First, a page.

Kant’s Neglected Alternative and the Unavoidable Need for the Transcendental Deduction

Kantian Review 24 (1):127-152 (2019)

Abstract

The problem of Kant’s Neglected Alternative is that while his Aesthetic provides an argument that space and time are empirically real – in applying to all appearances – its argument seems to fall short of the conclusion that space and time are transcendentally ideal, in not applying to any things in themselves. By considering an overlooked passage in which Kant explains why his Transcendental Deduction is ‘unavoidably necessary’, I argue that it is not solely in his Aesthetic but more so in his Deduction where he intends to provide his argument for the transcendental ideality of space and time. His Deduction shows that space and time do not have a valid application to any things in themselves by arguing that the categories do have a valid application to everything in space and time, but that the categories do not have a valid application to any things in themselves.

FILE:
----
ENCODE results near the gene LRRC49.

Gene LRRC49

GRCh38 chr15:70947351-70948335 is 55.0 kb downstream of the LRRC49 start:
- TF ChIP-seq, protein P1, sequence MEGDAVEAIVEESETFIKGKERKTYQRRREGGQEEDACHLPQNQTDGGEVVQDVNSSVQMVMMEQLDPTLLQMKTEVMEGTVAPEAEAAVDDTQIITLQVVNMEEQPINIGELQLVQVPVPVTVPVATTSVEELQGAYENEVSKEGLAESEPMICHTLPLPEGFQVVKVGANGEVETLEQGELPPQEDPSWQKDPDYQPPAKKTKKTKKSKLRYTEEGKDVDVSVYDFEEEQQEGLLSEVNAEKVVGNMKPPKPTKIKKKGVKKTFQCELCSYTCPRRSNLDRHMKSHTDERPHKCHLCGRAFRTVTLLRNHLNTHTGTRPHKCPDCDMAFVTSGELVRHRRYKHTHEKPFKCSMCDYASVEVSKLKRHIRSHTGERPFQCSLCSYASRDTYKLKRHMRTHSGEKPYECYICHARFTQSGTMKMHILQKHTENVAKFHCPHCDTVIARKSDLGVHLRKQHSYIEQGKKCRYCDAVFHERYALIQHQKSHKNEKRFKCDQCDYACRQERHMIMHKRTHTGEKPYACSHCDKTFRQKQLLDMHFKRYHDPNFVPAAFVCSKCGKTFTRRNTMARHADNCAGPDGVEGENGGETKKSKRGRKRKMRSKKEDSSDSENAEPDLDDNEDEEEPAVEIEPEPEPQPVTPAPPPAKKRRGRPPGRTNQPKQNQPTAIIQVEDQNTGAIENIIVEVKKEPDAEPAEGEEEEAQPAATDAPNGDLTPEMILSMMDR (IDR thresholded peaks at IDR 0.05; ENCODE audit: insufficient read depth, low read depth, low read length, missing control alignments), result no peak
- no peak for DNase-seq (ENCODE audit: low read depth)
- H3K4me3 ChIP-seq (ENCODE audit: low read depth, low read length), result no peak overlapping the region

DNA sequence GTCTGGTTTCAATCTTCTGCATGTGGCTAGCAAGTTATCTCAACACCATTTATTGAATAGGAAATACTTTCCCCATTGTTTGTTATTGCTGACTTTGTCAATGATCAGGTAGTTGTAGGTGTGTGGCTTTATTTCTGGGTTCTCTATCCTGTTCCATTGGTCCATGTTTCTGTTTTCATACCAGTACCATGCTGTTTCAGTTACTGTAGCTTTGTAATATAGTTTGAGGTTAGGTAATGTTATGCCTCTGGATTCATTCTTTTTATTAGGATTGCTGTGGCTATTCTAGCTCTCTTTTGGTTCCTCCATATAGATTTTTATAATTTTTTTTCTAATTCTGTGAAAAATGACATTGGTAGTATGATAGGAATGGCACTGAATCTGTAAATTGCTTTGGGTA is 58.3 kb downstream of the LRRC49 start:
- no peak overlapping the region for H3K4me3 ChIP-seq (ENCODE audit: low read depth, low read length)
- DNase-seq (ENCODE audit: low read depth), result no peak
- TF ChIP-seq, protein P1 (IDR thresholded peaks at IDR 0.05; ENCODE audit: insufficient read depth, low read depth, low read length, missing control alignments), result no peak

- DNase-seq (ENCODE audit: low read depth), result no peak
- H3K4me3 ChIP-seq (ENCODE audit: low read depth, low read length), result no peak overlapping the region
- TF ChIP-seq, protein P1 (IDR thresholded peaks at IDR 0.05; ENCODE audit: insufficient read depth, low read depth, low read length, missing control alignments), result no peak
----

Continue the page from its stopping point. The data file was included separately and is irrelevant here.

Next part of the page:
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Author's Profile

Justin Shaddock
Williams College

References found in this work

Two Kinds of Unity in the Critique of Pure Reason.Colin McLear - 2015 - Journal of the History of Philosophy 53 (1):79-110.
Kant, Non-Conceptual Content and the Representation of Space.Lucy Allais - 2009 - Journal of the History of Philosophy 47 (3):pp. 383-413.
Things in Themselves.Robert Merrihew Adams - 1997 - Philosophy and Phenomenological Research 57 (4):801-825.

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Citations of this work

Kant on Inclination and Reason.Justin Shaddock - forthcoming - Southern Journal of Philosophy.

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